Barbara Brents Headshot

Barbara Gayle Brents

Professor of Sociology, University of Nevada-Las Vegas
Chapter Leader: Nevada SSN
Areas of Expertise:

About Barbara

Brents' research focuses on the sexual economy, consumption and the sex industry, sex work law and regulation, and the labor of sex work. Overarching themes in Brents' writings address sexuality, gender and politics in market culture. Brents has been active nationally and internationally in sex work research, the sex worker rights movement, the ACLU and various peace and justice movements.


In the News

Guest on Marketplace Podcast, April 30, 2021.
Opinion: "Dennis Hof: Showman and Sex Industry Modernizer," Barbara Gayle Brents, The Nevada Indpendent, October 23, 2018.
Opinion: "Nevada Brothels Need Reform, Not Prohibition ," Barbara Gayle Brents (with Sara J. Blithe), Reno Gazette Journal, October 1, 2018.
Quoted by in "What’s the Right Way to Legalize Prostitution?," The New York Review, August 7, 2018.
Quoted by Madeline Bishop in "Sex Work, Stigma, and Nuance," Public Health Post, January 30, 2018.
Opinion: "Nevada’s Legal Brothels Make Workers Feel Safer," Barbara Gayle Brents, The New York Times, January 23, 2014.


"The Political Economy of Pleasure" (with Victoria Nelle McMahan-Parra, Mary Underwood Hood, Rachel Howard, Foster Kamanga, Drue Belliveau Sahuc, Roen Sagun, and Antonio Ball), in Routledge Handbook of Sexuality, Gender, Health and Rights, edited by Peter Aggleton, Rob Cover, Carmen H. Logie, Christy E. Newman & Richard Parker (Routledge, 2023).

Explores the concept of pleasure and how it has been shaped by social, historical, and economic contexts. Finds that pleasure has played a key role in the development of modern culture and capitalist political economy, and has been used to reproduce intersecting inequalities in race, class, ability, gender, and sexuality.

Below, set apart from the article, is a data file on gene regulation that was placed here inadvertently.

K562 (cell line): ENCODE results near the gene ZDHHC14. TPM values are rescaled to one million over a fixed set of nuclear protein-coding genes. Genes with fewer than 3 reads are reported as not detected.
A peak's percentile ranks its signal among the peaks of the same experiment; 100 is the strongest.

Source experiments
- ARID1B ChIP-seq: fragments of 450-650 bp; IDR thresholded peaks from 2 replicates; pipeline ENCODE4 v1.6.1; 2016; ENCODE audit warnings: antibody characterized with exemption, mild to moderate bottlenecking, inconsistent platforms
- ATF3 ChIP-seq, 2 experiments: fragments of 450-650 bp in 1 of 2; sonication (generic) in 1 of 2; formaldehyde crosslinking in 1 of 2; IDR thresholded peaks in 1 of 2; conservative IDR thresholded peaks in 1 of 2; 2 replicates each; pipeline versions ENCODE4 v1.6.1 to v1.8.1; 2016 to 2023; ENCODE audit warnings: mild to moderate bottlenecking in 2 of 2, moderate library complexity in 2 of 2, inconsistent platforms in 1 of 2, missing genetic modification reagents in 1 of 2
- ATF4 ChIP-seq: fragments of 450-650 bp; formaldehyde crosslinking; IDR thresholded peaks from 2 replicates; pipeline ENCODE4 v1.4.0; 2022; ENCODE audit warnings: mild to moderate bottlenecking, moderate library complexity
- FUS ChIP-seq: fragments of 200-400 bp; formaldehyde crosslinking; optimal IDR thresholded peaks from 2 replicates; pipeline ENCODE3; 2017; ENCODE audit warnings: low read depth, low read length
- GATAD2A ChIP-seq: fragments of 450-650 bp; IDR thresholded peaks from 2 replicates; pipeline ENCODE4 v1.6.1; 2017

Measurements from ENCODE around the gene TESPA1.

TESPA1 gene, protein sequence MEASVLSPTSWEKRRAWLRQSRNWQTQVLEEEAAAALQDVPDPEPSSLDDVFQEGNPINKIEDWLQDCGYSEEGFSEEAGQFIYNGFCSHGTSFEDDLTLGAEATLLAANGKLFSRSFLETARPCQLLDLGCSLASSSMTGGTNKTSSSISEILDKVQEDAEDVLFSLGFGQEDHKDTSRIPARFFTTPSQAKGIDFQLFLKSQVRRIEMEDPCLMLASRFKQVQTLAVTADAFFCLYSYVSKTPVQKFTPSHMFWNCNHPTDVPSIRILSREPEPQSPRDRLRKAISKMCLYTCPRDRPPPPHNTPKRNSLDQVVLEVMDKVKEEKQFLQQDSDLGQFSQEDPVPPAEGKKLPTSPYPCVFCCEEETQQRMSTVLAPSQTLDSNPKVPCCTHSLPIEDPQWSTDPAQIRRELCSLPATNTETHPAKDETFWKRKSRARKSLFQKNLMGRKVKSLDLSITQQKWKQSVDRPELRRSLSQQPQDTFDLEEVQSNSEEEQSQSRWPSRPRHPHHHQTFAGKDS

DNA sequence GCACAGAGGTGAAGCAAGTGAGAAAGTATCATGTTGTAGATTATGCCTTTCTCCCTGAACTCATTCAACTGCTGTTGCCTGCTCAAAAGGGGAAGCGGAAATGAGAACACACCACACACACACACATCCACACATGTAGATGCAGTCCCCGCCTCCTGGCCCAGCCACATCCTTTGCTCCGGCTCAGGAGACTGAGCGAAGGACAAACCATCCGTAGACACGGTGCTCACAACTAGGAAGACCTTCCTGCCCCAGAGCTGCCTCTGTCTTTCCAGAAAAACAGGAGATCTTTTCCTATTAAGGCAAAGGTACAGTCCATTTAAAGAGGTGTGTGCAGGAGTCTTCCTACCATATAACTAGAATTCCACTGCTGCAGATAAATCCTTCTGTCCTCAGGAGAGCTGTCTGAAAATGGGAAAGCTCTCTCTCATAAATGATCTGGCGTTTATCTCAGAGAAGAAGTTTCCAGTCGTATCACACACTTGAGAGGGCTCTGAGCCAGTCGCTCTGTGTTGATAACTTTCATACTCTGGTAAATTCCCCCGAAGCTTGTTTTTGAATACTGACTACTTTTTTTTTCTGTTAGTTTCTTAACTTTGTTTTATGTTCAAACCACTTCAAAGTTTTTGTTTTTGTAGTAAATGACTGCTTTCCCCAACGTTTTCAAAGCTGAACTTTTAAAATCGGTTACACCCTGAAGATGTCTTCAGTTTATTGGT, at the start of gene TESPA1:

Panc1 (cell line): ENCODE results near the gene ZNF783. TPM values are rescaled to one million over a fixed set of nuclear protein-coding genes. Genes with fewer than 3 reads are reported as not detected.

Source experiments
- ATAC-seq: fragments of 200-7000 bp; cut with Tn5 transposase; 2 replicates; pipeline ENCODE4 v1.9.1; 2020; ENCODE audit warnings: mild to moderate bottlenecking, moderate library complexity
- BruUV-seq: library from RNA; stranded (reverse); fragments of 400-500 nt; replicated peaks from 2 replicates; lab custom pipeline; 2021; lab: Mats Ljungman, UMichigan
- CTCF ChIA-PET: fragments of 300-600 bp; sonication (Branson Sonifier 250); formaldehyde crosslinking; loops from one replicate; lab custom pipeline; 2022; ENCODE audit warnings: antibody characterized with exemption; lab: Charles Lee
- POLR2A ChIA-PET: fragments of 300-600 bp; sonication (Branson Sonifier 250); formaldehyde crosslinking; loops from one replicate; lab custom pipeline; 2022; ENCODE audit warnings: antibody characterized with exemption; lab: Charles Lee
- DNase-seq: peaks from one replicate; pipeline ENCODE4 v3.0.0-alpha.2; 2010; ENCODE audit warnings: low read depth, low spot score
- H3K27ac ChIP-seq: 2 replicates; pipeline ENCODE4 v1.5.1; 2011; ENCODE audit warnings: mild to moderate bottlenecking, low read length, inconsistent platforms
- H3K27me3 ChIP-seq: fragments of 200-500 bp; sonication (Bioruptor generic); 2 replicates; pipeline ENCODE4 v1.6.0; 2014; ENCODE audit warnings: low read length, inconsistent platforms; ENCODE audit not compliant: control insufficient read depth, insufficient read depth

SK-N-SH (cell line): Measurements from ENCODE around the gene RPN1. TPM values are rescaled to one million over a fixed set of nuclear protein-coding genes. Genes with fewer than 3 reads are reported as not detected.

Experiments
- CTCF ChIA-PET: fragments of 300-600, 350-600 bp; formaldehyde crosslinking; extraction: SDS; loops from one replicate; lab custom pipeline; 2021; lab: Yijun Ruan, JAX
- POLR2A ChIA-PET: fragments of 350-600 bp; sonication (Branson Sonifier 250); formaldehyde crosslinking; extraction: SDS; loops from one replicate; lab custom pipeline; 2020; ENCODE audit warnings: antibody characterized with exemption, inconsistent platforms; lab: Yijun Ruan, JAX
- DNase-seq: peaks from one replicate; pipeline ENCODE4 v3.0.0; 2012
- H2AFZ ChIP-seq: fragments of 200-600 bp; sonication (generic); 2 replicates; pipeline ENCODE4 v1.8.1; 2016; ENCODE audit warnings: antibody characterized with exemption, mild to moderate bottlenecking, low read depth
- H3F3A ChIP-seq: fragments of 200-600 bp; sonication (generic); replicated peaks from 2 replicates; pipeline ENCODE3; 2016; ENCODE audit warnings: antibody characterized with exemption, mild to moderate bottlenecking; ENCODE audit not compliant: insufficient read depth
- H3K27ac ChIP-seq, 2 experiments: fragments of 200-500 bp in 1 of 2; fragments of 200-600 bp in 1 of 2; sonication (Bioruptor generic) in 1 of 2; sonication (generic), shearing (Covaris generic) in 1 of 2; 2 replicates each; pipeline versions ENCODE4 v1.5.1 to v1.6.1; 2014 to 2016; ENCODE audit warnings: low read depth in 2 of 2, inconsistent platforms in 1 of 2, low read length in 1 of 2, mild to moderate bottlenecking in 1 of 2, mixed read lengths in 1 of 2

"Exposing Men's Gender Role Attitudes as Porn Superfans" (with Aleta Baldwin, Crystal A. Jackson, and Paul J. Maginn). Sociological Forum 34, no. 2 (2019): 483-500.

Examines results from a survey examining gender role attitudes among attendees at a large pornography convention. Uses bivariate analysis and finds that these porn "superfans" are actually more supportive of gender role equality that men in the US population on two indicators, and similarly supportive on two other measures.

"Neoliberalism’s Market Morality and Heteroflexibility: Protectionist and Free Market Discourses in Debates for Legal Prostitution" Digital Scholarship, no. 13 (2016): 402-416.

Analyzes a debate to close one of Nevada's legal brothels in the early 2000s, before discussions of sex trafficking reframed prostitution debates. Finds that both support and opposition to the legal brothels were based on ideas of gender justice and individualistic, neoliberal notions of free choice, consumer choice, and economic freedom.

"Sociological Perspectives on Sex Work and Human Trafficking" (with Kari Lerum). Sociological Perspectives 59, no. 1 (2016): 17-26.

Reviews the major research findings regarding sex trafficking. Mentions that since the issue is so politicized, much public discussion is based on inaccurate data and poorly drawn conclusions. Discuses how we can rethink the issue to better understand and target policies to fight trafficking in the sex industry.

"The State of Sex Tourism, Sex and Sin in the New American Heartland" (with Crystal Jackson and Kathryn Hausbeck) (CRC Press, 2010).

Examines the US only system of legal prostitution in the rural brothels in Nevada.